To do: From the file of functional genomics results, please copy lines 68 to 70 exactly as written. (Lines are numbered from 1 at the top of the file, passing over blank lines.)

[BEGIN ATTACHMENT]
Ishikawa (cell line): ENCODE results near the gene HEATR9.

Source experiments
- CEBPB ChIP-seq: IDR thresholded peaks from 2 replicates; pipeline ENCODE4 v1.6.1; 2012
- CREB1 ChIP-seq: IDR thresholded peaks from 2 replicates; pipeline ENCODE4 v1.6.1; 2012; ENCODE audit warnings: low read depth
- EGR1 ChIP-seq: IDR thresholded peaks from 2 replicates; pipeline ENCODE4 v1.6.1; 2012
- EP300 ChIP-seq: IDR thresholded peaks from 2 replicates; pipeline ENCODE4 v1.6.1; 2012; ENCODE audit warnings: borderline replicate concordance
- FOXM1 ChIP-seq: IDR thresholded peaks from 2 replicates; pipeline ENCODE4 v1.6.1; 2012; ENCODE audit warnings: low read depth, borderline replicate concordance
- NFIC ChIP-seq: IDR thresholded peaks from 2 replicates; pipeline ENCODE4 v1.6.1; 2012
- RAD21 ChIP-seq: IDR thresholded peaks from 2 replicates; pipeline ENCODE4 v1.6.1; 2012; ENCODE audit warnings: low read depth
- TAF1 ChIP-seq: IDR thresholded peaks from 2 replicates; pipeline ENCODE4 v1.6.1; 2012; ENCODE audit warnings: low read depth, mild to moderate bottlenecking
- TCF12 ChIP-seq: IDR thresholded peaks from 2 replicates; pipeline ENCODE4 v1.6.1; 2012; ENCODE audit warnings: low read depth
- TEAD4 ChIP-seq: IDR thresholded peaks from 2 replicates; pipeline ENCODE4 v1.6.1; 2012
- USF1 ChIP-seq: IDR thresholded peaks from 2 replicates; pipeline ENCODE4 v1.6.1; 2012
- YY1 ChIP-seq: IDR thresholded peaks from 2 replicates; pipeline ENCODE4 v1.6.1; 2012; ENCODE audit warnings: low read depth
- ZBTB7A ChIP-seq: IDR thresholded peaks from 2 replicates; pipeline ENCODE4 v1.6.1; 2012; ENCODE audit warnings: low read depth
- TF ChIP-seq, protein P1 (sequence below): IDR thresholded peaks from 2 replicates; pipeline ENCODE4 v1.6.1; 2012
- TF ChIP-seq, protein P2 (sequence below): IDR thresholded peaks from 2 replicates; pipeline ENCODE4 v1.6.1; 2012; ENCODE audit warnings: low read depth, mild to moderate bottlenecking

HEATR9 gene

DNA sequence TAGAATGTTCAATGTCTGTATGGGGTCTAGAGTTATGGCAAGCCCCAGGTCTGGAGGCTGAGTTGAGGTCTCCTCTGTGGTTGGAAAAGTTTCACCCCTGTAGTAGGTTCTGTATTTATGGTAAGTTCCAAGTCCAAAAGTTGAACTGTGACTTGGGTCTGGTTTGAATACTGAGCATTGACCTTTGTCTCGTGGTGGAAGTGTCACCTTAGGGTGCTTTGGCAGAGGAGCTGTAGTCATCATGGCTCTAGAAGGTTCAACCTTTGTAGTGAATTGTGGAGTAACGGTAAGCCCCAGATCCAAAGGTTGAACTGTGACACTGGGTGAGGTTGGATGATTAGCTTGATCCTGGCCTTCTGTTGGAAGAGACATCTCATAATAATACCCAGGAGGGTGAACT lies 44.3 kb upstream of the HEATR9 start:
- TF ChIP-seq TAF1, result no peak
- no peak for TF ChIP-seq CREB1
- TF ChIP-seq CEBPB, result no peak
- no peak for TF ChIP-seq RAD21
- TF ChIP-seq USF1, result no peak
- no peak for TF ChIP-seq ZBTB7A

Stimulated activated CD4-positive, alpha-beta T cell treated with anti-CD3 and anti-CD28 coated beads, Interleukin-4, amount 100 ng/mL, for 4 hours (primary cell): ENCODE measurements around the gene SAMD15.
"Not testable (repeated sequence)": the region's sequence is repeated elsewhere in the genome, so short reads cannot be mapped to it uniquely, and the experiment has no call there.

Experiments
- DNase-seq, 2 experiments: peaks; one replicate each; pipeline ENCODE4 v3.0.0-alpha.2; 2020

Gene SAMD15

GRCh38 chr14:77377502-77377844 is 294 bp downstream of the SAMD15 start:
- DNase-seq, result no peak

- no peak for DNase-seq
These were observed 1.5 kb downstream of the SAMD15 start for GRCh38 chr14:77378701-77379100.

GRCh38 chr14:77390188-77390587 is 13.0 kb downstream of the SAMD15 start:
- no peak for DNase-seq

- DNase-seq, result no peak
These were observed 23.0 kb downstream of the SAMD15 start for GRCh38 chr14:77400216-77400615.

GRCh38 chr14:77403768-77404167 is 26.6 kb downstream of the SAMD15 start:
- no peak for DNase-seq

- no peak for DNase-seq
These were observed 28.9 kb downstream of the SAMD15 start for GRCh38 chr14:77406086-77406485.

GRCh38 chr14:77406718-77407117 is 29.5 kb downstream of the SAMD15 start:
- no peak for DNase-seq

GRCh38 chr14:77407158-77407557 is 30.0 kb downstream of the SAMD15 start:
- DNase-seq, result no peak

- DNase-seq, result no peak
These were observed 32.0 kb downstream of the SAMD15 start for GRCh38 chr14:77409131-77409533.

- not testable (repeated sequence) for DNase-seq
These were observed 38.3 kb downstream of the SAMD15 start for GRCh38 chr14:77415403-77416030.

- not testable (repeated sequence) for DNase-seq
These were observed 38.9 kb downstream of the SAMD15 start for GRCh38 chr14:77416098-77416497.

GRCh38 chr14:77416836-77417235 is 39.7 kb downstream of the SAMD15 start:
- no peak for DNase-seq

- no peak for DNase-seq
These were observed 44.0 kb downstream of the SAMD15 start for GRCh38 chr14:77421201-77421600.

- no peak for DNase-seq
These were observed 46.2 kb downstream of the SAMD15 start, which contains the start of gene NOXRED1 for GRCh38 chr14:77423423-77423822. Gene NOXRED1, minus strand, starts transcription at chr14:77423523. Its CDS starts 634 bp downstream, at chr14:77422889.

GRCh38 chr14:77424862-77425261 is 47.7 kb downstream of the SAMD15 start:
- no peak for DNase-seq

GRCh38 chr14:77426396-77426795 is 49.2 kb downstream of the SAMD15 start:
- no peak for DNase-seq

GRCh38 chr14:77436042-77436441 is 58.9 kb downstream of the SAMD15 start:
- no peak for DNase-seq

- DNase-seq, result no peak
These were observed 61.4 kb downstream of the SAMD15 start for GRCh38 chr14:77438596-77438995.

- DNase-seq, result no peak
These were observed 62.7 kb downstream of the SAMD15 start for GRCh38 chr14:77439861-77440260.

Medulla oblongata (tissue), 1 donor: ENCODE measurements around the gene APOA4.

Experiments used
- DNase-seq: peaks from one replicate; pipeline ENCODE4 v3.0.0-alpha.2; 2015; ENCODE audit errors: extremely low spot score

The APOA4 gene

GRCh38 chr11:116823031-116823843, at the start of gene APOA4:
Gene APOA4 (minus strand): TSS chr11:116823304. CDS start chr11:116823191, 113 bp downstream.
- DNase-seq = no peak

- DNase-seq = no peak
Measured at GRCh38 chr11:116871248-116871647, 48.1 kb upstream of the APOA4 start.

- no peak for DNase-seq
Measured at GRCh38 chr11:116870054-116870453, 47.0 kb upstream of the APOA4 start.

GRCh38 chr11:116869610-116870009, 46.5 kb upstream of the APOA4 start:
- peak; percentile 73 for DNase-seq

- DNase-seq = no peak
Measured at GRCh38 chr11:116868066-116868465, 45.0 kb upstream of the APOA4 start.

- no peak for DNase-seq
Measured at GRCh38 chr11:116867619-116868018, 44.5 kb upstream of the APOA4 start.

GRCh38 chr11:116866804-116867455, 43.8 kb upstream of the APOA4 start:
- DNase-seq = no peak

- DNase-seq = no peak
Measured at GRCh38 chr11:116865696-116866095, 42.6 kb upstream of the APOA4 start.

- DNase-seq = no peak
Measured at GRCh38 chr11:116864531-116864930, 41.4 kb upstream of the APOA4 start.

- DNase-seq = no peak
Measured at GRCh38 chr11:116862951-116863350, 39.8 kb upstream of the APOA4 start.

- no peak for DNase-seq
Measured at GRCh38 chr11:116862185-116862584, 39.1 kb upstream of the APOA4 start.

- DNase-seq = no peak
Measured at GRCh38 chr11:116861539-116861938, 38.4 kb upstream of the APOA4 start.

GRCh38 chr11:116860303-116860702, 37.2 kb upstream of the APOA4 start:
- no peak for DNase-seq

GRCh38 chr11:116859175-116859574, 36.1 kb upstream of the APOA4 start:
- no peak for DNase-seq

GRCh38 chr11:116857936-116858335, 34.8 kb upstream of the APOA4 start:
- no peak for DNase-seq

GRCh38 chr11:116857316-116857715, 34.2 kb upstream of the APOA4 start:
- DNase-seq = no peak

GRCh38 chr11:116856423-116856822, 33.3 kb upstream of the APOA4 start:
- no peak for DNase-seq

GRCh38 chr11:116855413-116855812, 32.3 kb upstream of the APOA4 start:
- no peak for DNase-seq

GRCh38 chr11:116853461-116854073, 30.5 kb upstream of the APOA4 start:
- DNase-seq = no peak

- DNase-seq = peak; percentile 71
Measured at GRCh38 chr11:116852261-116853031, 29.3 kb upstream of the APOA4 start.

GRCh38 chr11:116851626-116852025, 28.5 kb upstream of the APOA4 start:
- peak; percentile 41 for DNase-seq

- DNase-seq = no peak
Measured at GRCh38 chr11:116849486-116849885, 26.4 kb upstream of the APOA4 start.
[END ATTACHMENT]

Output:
These were observed 62.7 kb downstream of the SAMD15 start for GRCh38 chr14:77439861-77440260.

Medulla oblongata (tissue), 1 donor: ENCODE measurements around the gene APOA4.

Experiments used